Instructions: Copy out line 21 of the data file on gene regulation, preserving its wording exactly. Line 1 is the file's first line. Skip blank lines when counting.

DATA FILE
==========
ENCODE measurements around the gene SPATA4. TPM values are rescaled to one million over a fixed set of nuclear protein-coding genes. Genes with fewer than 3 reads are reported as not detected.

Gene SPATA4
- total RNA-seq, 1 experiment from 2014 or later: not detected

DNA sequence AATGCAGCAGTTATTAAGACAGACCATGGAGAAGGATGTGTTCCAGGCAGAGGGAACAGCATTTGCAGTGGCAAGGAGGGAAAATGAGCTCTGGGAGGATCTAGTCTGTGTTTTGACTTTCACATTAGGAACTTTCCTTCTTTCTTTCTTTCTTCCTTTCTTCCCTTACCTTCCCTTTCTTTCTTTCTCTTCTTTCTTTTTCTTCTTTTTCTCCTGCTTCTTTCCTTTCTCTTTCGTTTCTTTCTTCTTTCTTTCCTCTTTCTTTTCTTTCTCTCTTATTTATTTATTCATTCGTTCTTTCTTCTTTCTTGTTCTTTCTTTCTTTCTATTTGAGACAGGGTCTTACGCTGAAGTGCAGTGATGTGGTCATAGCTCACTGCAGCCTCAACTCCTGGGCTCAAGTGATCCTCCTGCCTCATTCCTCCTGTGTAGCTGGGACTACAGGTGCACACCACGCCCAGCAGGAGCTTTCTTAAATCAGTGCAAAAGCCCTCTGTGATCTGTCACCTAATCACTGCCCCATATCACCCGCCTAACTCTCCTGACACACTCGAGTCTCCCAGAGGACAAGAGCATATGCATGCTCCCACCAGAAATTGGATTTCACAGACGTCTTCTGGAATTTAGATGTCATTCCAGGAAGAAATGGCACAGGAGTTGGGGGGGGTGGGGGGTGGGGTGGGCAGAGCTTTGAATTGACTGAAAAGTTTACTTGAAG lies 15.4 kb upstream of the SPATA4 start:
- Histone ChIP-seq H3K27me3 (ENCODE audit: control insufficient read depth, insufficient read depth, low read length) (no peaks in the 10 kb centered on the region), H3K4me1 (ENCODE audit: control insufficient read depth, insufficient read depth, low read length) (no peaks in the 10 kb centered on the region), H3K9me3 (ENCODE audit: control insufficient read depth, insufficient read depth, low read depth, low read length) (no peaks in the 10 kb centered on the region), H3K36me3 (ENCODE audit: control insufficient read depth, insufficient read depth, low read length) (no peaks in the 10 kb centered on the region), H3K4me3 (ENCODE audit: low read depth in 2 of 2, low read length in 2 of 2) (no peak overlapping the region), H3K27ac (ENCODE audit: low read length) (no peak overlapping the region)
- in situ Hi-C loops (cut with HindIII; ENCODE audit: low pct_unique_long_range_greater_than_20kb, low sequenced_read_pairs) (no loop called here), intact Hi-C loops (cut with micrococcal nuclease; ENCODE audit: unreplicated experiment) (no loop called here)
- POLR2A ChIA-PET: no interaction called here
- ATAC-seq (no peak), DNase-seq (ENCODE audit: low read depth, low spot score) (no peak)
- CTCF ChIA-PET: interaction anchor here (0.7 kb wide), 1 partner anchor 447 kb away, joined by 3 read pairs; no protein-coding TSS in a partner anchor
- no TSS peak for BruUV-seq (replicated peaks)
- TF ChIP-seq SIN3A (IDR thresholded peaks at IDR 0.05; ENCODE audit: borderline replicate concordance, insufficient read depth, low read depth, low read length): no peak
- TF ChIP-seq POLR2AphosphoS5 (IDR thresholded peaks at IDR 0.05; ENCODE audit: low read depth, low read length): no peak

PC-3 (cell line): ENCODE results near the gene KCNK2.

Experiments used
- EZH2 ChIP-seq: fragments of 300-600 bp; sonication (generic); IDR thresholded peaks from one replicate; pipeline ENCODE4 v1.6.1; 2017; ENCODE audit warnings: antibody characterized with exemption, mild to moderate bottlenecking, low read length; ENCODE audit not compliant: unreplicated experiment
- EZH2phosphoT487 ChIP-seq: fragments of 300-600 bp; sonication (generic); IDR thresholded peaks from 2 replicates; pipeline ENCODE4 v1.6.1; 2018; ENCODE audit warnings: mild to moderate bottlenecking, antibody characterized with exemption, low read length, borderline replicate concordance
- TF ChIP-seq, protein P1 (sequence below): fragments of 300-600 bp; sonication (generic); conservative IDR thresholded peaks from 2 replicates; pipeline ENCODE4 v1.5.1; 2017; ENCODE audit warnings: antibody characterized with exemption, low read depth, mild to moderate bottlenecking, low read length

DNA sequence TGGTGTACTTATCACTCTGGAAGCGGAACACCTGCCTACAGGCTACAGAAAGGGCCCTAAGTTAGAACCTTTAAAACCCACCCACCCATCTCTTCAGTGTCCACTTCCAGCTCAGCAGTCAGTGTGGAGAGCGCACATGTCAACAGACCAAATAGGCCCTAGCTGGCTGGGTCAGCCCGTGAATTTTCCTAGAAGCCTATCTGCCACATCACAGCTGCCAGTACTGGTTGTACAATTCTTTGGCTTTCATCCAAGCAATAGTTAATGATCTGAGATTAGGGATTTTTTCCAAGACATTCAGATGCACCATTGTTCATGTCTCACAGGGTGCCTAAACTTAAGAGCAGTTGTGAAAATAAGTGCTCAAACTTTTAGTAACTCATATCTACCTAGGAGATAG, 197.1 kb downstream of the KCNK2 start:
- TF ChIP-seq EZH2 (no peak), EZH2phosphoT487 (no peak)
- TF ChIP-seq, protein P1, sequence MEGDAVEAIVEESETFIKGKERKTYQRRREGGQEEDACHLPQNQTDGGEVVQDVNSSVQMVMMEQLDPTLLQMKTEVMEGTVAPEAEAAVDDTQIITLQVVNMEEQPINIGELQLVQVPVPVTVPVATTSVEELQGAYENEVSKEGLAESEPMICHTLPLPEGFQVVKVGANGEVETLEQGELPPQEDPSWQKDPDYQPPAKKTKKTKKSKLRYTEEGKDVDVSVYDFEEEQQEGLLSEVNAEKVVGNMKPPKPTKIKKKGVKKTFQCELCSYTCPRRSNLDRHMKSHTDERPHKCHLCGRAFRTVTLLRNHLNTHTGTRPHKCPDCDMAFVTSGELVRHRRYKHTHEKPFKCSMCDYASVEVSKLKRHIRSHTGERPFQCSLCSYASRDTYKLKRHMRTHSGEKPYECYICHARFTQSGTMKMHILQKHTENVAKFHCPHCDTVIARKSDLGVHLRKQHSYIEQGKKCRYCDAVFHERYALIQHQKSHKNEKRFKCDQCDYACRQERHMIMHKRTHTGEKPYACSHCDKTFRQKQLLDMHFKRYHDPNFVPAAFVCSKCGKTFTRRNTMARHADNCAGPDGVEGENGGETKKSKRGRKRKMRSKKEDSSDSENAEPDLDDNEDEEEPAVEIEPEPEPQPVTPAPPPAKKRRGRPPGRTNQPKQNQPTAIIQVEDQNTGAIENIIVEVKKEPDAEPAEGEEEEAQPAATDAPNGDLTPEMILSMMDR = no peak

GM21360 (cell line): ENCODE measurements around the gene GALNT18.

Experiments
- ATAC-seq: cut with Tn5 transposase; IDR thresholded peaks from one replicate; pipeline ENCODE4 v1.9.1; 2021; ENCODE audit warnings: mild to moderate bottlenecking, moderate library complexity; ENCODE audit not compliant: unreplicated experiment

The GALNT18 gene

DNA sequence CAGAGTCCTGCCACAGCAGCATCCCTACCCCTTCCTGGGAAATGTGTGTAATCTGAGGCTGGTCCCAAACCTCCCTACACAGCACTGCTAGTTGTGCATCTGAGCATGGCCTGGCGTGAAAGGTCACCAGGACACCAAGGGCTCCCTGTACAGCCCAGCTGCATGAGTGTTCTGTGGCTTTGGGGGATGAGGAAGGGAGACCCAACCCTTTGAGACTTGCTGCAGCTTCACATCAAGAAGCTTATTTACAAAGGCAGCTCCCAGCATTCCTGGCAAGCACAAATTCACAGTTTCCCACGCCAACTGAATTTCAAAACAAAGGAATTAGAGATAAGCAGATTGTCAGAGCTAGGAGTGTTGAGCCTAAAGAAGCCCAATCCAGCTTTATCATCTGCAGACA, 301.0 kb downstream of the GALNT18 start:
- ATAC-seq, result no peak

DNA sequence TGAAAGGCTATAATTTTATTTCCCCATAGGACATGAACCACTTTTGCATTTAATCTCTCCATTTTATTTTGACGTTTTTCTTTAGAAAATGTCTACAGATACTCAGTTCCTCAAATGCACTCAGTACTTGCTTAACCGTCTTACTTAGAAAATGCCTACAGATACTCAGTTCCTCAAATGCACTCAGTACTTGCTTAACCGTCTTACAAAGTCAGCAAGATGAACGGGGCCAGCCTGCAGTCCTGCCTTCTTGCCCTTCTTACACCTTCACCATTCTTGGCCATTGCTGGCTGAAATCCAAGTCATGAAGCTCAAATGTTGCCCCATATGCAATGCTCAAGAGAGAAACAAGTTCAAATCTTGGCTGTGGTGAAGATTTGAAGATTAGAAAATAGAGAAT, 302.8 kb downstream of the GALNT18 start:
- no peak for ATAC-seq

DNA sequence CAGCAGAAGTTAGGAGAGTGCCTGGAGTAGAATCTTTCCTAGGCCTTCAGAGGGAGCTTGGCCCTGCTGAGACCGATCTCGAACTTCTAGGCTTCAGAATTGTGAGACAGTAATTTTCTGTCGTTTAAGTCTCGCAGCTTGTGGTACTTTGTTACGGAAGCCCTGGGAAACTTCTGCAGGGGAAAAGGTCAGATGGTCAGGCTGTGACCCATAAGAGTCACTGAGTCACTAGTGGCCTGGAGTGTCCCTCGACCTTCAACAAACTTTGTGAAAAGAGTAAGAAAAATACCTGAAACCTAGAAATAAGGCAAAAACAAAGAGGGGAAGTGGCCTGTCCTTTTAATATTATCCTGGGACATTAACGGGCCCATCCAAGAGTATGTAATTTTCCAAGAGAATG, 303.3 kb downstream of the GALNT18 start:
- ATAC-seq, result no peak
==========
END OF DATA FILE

GM21360 (cell line): ENCODE measurements around the gene GALNT18.